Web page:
A recent KnoxNews article featured a group of Knoxville women who are working to address local poverty by helping would-be business owners access startup and working capital. I am a huge fan of small business and entrepreneurism, and I wish the ladies much success. But most not-poor people don’t get that way by starting a business. The cause of poverty is not a lack of access to capital.
If not a lack of capital, what are the best predictors of poverty? Some of the answers are complex. Some are obvious. Almost all are very uncomfortable to discuss – but ignoring them solves nothing.
The simplest predictor of poverty is employment. Unemployed persons are almost ten times more likely to be poor than those with regular work. Almost 21 percent of Americans without a steady income live below the poverty line, compared to only 2.2 percent of those with full-time, year-round jobs.
The poverty rate for the entire U.S. is 11.8 percent.
(The U.S. Census Bureau defines poverty on a sliding income scale. The threshold for a four-person family, two of whom are children, is $26,000.)
Other than not having a job, what else increases poverty?
Dropping out of school will do it. Slightly more than 25 percent of adults without a high school diploma live below the poverty line. Increases in educational attainment are highly correlated with exits from poverty. Simply graduating from high school reduces your likelihood of being poor by half, to 12.7 percent.
Even among those without a degree, only 8.4 percent of Americans with some college live in poverty. With a four-year degree, the poverty rate drops to 4.4 percent.
Raising children without a spouse increases your odds for poverty. Fully 25 percent of households headed by single mothers live below the poverty line, compared to only 4.7 percent of the households headed by two parents. Stated differently, raising children in a two-parent household has the same effect on poverty as does earning a college degree.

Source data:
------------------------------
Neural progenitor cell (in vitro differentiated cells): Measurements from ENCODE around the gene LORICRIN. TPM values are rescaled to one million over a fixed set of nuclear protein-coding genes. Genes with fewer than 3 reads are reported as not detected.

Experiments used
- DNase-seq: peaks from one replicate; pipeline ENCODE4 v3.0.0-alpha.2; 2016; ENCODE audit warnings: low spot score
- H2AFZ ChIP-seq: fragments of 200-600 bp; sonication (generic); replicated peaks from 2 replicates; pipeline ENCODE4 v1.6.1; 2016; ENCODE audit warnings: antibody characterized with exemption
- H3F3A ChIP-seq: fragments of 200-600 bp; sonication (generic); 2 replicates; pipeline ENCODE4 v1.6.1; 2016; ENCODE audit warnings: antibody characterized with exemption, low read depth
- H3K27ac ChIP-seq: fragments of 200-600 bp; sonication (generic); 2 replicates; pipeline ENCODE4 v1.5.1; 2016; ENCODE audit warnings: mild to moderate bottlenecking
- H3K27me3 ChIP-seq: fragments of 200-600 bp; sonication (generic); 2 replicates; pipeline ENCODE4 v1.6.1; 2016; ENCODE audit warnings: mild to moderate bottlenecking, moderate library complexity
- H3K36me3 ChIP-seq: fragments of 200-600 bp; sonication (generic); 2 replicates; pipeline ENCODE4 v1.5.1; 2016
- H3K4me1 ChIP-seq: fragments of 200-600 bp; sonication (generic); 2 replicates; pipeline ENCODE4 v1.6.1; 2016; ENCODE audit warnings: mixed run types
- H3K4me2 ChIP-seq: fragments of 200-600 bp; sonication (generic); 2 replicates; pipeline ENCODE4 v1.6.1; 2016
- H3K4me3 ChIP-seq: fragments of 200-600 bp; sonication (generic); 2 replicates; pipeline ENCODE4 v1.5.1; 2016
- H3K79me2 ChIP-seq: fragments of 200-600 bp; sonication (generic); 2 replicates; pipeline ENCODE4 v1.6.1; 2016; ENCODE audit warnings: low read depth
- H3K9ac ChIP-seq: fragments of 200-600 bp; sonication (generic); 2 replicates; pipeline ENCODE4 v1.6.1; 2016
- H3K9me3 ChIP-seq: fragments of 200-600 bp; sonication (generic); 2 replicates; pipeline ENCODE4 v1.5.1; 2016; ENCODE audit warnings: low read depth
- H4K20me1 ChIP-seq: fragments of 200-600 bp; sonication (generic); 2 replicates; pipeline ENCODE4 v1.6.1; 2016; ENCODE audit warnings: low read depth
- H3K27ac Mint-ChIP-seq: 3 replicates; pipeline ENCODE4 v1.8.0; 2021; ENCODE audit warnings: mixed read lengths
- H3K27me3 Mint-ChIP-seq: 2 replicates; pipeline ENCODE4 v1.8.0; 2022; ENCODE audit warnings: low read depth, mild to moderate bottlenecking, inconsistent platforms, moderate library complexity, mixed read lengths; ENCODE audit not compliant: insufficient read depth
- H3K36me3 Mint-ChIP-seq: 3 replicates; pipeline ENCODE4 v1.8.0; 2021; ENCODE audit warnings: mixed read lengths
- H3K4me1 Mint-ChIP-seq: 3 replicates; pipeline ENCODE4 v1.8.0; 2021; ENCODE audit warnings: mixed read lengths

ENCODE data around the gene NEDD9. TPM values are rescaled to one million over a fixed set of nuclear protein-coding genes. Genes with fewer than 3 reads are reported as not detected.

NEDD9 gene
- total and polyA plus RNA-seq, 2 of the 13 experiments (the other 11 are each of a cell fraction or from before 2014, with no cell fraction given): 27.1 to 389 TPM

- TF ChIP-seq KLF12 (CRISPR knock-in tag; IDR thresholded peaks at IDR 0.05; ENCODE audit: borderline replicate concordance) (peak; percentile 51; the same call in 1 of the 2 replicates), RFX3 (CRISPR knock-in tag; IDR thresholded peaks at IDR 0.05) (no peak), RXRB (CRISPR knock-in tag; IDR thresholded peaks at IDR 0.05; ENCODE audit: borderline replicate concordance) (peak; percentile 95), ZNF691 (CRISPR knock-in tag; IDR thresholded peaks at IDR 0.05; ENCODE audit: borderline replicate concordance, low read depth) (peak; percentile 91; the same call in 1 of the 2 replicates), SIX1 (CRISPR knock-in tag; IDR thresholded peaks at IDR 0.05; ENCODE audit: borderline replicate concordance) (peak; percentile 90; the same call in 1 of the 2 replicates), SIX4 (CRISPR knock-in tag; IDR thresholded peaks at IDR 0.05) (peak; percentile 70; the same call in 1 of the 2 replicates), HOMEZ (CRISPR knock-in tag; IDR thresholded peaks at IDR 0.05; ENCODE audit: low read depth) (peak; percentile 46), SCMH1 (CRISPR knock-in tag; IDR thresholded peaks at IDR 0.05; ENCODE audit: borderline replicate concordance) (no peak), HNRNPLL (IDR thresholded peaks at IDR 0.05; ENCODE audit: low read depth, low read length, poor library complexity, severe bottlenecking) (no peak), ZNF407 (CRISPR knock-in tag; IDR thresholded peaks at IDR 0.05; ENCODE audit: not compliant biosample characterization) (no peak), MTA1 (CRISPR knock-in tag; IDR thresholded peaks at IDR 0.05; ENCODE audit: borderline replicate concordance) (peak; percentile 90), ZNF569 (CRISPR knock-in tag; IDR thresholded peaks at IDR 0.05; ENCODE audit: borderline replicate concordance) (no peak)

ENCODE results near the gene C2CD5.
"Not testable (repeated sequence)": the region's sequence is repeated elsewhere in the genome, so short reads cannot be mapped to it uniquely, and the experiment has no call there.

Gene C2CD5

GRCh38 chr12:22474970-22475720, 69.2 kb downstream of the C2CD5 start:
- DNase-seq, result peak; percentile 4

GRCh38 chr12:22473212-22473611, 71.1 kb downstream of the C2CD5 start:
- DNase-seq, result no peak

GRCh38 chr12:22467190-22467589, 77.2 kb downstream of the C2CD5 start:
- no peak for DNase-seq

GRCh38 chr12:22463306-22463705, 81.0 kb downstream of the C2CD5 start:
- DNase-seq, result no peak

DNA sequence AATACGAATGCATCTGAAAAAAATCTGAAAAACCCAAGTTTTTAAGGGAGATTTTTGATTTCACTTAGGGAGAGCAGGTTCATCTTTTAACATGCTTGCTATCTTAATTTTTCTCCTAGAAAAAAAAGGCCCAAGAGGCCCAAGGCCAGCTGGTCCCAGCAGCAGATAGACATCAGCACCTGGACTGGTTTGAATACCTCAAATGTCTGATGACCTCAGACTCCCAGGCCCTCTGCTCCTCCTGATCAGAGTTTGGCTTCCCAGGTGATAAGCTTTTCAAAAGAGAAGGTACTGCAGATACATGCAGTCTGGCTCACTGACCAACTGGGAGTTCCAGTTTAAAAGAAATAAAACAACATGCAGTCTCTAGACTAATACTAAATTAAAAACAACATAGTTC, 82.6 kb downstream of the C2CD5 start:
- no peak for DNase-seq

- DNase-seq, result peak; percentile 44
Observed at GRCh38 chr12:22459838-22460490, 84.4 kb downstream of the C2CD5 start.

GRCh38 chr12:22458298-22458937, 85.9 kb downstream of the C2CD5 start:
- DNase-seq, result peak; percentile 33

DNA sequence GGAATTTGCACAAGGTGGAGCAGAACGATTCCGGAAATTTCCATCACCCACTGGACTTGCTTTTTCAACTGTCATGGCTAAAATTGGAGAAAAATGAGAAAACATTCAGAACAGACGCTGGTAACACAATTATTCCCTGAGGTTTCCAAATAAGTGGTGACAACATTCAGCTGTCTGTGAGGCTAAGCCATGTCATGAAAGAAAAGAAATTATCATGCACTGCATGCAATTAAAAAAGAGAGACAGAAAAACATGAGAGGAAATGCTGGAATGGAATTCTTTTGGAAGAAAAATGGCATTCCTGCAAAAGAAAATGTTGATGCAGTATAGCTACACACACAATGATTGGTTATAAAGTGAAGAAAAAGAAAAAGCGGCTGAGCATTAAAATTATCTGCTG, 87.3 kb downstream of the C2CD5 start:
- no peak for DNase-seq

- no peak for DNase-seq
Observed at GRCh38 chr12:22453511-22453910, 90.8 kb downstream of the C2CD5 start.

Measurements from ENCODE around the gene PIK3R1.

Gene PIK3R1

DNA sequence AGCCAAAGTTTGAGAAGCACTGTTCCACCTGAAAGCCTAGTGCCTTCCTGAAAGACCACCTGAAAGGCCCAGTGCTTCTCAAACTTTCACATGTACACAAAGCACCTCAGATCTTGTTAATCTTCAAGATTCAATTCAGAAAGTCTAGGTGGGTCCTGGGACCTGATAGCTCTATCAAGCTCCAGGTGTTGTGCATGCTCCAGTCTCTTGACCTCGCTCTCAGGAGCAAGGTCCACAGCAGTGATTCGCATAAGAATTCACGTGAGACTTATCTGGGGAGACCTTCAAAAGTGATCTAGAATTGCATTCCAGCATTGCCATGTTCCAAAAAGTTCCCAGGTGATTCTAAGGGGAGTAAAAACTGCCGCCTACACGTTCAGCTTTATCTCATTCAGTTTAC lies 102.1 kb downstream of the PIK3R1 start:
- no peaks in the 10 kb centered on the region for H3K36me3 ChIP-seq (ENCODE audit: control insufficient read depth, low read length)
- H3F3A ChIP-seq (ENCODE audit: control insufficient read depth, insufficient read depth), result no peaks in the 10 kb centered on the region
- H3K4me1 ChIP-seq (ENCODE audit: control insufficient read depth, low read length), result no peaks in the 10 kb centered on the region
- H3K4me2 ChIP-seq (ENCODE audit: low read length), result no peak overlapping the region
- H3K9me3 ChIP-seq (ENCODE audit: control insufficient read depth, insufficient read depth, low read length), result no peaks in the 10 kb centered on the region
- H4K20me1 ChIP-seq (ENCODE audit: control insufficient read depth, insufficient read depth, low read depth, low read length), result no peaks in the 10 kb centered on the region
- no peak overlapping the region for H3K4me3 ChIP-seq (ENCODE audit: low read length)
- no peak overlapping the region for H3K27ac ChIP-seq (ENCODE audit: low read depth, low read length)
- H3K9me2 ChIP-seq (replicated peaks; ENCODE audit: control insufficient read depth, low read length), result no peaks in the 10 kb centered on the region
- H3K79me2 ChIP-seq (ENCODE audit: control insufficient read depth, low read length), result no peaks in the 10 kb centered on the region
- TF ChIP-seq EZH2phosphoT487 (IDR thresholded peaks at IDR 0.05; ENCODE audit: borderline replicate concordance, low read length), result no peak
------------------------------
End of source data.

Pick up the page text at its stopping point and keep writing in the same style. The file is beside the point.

You’re more likely to be poor if you live in the South, but that is certainly more related to underlying demographics rather than geography. The poverty rate in Mississippi and Louisiana– perennial state “leaders” of single mother households and high school dropouts – is almost twice the national average.
Most of these general demographic observations make common sense. Of course, people with jobs are less likely to be poor. And educational attainment is likely to correlate with economic success. However, I did stumble across one surprise while reviewing the Current Population Survey (2018) for this column. The poverty rate for foreign-born naturalized citizens is 9.9 percent, significantly lower than the 11.4 percent poverty rate among native-born citizens. Interesting.
David Moon is president of Moon Capital Management. A version of this piece originally appeared in the USA TODAY NETWORK.